"Introduction: Surface Chemistry of Oxides", C. T. Campbell, J. Sauer, Chem. Rev., 113 (6), pp 3859–3862, (2013)
"Energetics of Adsorbed CH3 and CH on Pt(111) by Calorimetry: Dissociative Adsorption of CH3I", E. M. Karp, T. L. Silbaugh, C. T. Campbell, J. Phys. Chem. C, 117 (12), pp 6325–6336, (2013)
"Energetics of Adsorbed Methanol and Methoxy on Pt(111) by Microcalorimetry", E. M. Karp, T. L. Silbaugh, M. C. Crowe, C. T. Campbell, J. Am. Chem. Soc., 134 (50), pp 20388–20395 (2012)
"The Entropies of Adsorbed Molecules", C. T. Campbell, J. R. V. Sellers, J. Am. Chem. Soc., 134 (43), pp 18109–18115, (2012)
"Surface chemistry: Key to control and advance myriad technologies” J. T. Yates Jr. and C. T. Campbell, Proc. National Academy of Sciences 108, 911-916, 2011.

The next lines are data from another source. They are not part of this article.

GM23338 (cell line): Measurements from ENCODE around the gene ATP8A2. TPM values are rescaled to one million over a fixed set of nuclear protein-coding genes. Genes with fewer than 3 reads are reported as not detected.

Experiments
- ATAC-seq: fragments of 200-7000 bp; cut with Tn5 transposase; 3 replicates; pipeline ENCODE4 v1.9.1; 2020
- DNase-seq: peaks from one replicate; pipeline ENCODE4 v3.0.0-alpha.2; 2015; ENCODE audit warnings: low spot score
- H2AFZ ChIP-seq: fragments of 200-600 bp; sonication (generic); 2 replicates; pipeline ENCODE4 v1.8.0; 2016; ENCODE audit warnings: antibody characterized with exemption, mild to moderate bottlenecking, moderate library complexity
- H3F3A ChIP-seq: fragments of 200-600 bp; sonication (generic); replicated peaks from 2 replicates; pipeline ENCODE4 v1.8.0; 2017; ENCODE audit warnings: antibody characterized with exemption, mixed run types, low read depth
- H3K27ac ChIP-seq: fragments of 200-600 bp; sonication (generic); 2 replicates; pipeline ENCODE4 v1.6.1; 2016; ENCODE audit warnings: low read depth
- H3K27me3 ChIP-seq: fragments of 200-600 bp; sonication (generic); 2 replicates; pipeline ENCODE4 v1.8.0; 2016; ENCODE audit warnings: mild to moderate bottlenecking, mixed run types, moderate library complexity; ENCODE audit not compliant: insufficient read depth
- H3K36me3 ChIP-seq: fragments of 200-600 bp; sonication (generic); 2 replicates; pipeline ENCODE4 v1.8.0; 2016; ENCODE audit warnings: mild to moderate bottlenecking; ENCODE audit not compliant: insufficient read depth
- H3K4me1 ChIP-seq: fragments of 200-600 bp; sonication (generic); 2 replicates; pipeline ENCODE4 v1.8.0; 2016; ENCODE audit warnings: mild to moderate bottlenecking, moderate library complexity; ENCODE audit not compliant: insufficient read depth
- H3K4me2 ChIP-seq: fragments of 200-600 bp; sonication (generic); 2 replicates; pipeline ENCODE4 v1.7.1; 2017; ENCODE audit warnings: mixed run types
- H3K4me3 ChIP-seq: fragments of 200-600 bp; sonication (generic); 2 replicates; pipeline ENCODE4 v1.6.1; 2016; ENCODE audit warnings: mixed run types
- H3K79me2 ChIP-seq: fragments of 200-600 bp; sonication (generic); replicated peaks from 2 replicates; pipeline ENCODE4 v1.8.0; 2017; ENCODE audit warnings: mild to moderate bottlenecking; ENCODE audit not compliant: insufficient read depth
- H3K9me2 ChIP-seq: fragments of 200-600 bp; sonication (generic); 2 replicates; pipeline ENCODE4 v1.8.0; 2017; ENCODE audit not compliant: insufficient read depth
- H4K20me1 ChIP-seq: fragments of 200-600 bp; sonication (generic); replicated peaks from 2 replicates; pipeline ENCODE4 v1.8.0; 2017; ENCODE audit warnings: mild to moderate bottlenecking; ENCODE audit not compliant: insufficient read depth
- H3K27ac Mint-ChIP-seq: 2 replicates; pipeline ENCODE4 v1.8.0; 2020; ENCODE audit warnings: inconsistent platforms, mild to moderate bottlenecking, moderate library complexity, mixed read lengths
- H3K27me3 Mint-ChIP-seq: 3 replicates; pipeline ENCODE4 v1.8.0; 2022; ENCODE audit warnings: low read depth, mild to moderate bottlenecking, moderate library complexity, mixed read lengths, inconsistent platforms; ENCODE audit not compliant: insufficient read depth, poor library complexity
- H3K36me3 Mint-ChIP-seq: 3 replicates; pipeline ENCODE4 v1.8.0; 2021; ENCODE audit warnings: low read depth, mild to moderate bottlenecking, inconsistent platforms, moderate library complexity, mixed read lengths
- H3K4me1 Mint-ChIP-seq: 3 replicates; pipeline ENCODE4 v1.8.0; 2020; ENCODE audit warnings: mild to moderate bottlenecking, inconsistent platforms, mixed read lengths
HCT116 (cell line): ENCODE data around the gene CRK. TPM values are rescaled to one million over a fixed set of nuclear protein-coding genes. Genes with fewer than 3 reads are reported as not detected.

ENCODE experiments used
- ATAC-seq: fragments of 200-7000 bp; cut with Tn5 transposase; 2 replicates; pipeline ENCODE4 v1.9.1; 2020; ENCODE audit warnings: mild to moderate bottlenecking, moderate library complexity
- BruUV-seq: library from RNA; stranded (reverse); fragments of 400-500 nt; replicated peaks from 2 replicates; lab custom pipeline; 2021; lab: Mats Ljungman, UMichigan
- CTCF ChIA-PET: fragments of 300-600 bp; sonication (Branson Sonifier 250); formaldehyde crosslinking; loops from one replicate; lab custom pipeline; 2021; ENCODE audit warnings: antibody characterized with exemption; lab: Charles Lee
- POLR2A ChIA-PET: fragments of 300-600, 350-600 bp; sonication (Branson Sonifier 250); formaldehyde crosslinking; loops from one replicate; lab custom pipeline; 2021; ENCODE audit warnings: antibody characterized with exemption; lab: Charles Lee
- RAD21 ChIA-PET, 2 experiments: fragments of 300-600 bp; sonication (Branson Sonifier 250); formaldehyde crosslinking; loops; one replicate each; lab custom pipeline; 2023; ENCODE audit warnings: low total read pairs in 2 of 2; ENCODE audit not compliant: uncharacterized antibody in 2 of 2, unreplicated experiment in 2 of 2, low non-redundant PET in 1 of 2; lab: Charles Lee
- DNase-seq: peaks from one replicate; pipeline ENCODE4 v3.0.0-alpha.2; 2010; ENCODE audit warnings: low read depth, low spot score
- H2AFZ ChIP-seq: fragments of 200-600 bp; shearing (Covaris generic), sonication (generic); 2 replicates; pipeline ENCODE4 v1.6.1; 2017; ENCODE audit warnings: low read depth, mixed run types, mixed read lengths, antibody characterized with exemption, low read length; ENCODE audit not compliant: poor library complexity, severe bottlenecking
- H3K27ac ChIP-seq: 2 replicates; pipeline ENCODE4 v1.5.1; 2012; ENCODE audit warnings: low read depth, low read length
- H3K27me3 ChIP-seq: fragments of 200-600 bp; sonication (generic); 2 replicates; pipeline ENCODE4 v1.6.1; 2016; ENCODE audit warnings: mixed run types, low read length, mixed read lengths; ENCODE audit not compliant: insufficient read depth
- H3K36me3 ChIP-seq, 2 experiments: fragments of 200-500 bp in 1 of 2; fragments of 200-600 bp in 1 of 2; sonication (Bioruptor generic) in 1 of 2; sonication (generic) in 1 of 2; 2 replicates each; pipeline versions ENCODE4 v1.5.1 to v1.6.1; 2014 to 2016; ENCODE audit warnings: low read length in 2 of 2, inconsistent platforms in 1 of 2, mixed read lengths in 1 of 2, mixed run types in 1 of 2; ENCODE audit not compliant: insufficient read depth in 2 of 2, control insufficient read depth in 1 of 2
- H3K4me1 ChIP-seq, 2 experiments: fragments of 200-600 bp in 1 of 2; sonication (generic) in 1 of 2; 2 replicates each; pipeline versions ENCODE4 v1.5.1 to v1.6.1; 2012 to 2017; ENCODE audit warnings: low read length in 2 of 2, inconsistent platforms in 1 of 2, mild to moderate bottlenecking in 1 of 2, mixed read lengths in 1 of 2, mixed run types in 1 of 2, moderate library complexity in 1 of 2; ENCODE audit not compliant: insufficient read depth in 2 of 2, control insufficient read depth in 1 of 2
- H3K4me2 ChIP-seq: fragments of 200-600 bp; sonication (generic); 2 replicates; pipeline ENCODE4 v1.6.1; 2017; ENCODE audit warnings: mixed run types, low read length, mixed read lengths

"Adsorption Microcalorimetry: Recent Advances in Instrumentation and Application” M. C. Crowe and C. T. Campbell, Annual Rev. Analytical Chemistry, Vol. 4, 41-58, 2011.
"The Energy of Adsorbed Hydroxyl on Pt(111) by Microcalorimetry, W. Lew, M. C. Crowe, E. Karp, O. Lytken, J. A. Farmer, L. Árnadóttir, C. Schoenbaum and C. T. Campbell” J. Phys. Chem. C 115, 11586-11594, 2011.
"Insights into Catalysis by Gold Nanoparticles and their Support Effects through Surface Science Studies of Model Catalysts” C. T. Campbell, J. C. Sharp, Y. X. Yao, E. M. Karp and T. L. Silbaugh, Faraday Discussions 152, 227-39, 2011(invited).
"Towards Well-Defined Metal-Polymer Interfaces: Temperature-Controlled Suppression of Subsurface Diffusion and Reaction at the Ca / P3HT Interface” F. Bebensee, M. Schmid, H-P. Steinruck, C. T. Campbell, J. M. Gottfried, J. Am. Chem. Soc. (Communication), 132, 12163-5, 2010.
"Ceria Maintains Smaller Metal Catalyst Particles by Strong Metal - Support Bonding” J. A. Farmer and C. T. Campbell, Science 329, 933-936, 2010.